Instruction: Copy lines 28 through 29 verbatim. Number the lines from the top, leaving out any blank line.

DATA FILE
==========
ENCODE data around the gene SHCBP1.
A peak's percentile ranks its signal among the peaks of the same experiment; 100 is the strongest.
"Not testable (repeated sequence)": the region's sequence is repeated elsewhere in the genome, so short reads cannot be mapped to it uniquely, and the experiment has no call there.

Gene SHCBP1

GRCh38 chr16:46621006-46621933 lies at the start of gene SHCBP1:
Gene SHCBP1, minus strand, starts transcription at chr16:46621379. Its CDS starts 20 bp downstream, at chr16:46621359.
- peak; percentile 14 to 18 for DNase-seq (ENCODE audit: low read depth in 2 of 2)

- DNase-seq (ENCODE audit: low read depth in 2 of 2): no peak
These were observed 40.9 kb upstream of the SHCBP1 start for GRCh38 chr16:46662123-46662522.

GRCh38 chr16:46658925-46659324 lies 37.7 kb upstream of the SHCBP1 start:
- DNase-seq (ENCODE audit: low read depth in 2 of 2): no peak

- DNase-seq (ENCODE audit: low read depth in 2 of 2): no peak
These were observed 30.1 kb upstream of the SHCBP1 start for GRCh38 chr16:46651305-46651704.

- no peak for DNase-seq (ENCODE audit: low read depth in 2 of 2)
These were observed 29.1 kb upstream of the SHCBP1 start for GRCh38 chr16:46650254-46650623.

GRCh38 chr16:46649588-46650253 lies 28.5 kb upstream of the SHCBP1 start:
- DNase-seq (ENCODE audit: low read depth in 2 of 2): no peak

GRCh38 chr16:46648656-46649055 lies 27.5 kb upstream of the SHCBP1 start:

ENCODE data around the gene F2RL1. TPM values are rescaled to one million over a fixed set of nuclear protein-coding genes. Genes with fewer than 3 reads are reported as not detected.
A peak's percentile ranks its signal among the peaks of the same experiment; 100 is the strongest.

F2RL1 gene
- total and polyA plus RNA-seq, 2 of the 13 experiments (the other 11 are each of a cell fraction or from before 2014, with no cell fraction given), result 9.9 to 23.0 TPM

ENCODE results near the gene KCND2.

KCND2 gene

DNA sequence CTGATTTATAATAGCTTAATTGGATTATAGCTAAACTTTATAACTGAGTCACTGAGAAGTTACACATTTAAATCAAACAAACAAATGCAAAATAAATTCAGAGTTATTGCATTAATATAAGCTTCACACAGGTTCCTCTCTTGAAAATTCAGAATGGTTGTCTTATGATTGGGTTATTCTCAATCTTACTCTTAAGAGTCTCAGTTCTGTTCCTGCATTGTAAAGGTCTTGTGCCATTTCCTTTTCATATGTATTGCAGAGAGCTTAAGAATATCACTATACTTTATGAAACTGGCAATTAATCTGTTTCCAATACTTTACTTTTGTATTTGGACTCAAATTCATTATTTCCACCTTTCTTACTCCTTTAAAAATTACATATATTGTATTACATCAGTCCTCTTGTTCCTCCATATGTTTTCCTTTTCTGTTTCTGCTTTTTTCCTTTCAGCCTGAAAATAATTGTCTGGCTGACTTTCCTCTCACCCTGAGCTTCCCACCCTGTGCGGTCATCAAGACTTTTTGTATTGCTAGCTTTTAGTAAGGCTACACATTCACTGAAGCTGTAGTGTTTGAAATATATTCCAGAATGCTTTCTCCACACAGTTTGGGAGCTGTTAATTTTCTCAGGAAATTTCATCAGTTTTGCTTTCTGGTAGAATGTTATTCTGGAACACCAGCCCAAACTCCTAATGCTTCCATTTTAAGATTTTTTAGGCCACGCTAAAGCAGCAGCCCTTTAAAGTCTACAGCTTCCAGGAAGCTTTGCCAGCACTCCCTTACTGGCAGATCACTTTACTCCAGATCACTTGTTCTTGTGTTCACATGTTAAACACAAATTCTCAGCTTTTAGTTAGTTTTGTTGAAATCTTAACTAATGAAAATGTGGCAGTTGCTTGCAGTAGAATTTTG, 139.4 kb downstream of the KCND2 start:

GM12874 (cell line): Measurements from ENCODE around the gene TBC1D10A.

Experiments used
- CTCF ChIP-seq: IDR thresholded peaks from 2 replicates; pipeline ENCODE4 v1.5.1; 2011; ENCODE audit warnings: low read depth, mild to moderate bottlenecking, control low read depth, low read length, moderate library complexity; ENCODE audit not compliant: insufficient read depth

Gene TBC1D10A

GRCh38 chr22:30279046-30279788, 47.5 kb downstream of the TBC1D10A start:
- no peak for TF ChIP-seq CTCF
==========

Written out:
- CTCF ChIP-seq: IDR thresholded peaks from 2 replicates; pipeline ENCODE4 v1.5.1; 2011; ENCODE audit warnings: low read depth, mild to moderate bottlenecking, control low read depth, low read length, moderate library complexity; ENCODE audit not compliant: insufficient read depth

Gene TBC1D10A